-Oh hey…women’s wrestling does still exist…
-The Kings of Wrestling vs. The All Night Express. I have died and gone to heaven. Just last week I was ranting and raving about John Cena winning the WWE Tag titles for the fourth time, and burying the art of team wrestling in the process. The iPPV could have started and ended with this match and I would have been a happy paying customer. Personally, I was pulling for the Express. Kenny King is one of the most athletic and enjoyable wrestlers in the world today. Both of these teams blew my mind twice over, but King was the star of the match. I know too little about Ring of Honor to say much more than that, but from what I saw out of this match they have the best tag team division in the United States right now.
-Christopher Daniels and Eddie Edwards just left a story in the ring. After all was said and done, Edwards was right: nobody can beat him twice in one night. Unfortunately for him, Christopher Daniels will be the one facing Strong for the ROH World Title next month…
-Our final main event was the “Dream Tag Team match” between the Briscoe Brothers and Wrestling’s Greatest Tag Team. The fact that a wrestling company would main event their anniversary event with a tag team bout says a lot to me. Mainly it shows that they’re serious about what they do, and they are not willing to throw an entire style of wrestling out the window to push a mega star.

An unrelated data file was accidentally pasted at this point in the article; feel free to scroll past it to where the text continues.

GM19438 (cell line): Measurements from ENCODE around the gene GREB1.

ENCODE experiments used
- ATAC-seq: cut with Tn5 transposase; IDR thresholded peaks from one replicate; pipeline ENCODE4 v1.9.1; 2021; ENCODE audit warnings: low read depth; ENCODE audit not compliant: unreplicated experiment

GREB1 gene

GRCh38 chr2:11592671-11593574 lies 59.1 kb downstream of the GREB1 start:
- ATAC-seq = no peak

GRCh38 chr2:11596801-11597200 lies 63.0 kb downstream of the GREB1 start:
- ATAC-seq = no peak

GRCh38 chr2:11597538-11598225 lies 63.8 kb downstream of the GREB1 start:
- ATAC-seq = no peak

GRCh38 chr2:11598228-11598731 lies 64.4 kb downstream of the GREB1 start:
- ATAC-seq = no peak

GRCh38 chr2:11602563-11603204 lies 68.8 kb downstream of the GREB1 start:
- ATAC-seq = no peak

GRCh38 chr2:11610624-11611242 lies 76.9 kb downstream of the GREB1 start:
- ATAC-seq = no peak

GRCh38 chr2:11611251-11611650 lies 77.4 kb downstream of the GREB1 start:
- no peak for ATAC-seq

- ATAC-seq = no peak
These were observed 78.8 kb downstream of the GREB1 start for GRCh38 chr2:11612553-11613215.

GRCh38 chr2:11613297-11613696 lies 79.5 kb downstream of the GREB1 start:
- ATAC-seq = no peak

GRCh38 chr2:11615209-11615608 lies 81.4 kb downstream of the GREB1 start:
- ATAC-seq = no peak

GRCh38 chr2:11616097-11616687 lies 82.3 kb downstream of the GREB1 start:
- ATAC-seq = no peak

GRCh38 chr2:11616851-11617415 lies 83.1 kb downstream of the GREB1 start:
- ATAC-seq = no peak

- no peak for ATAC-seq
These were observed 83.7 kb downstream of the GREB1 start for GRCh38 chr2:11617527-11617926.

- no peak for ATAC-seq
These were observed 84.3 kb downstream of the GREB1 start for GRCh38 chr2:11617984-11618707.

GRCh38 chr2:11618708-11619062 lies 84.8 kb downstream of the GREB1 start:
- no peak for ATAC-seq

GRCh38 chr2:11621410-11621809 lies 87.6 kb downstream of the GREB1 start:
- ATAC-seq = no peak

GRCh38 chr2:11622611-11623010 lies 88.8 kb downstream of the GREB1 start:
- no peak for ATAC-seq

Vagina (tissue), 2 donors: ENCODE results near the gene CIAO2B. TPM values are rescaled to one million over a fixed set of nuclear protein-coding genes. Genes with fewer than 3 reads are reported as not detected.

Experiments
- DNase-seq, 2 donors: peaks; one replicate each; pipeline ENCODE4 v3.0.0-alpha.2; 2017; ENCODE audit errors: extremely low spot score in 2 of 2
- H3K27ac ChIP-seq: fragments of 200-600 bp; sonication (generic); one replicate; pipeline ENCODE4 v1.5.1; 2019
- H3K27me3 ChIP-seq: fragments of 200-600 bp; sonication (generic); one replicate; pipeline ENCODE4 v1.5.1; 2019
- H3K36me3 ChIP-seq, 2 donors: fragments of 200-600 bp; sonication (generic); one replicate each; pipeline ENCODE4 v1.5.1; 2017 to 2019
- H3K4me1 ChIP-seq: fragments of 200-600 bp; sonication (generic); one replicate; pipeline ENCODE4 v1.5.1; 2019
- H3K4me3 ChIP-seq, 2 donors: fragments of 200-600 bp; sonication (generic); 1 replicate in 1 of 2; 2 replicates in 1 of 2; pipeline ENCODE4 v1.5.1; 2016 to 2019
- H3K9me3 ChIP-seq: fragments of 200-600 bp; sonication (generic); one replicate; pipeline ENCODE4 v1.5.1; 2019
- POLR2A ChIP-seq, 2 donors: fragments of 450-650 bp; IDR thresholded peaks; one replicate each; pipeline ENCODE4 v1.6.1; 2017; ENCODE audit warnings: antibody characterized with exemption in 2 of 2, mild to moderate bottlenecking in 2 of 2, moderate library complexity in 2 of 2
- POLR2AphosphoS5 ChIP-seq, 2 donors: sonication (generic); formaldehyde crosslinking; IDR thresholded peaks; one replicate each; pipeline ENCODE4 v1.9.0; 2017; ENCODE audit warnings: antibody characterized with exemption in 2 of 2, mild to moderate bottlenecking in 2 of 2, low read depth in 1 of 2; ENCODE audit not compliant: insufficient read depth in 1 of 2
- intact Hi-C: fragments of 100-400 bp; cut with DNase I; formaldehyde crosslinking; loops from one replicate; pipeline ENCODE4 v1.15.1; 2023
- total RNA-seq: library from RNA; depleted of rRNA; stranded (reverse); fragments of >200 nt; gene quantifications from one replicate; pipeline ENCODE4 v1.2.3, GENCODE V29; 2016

Getting to see two fantastic tag matches in one night was a dream come true for me. I fell in love with wrestling during the era where teams were everything. You came in to the business together, and you lived and died together. If you split up it was a big deal, and every time you won the gold it was a life changing experience. Or at least that was the impression the wrestlers gave off every time they stepped in between the ropes. In 2011 the WWE can barely scratch together one team for WrestleMania, and TNA’s division is only held together because MCMG is brilliant and Robert Roode is one of the best prospects for the future of pro wrestling (mark my words).
Again, I can’t stress enough how important it is for wrestling fans to check out Ring of Honor. It’s a breath of fresh air in a era where Monday Night Raw has 10-15 minutes of actual in-ring action in a two hour broadcast. I have one tip for any higher-ups in ROH that may be reading this article… Watch Jon and Josh Fatu like a hawk. When their contracts are getting close to expiration, have the Briscoes give them a call and show them a taste of tag team wrestling. If they have any Samoan blood left in their veins, they’ll come running. And when they do, make them stars.